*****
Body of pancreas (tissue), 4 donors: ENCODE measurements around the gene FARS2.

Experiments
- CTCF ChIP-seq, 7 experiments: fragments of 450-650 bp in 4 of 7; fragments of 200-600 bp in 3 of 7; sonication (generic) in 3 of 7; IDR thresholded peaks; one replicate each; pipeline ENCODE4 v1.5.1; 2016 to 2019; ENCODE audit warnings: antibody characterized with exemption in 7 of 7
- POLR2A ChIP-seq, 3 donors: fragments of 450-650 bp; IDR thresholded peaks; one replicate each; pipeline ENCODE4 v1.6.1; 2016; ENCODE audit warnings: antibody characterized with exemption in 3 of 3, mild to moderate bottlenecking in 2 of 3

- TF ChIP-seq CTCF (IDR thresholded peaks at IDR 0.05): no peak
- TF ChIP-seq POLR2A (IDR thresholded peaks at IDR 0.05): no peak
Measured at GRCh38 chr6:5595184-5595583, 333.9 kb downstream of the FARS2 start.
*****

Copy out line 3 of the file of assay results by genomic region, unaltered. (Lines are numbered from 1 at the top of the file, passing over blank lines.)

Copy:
- CTCF ChIP-seq, 7 experiments: fragments of 450-650 bp in 4 of 7; fragments of 200-600 bp in 3 of 7; sonication (generic) in 3 of 7; IDR thresholded peaks; one replicate each; pipeline ENCODE4 v1.5.1; 2016 to 2019; ENCODE audit warnings: antibody characterized with exemption in 7 of 7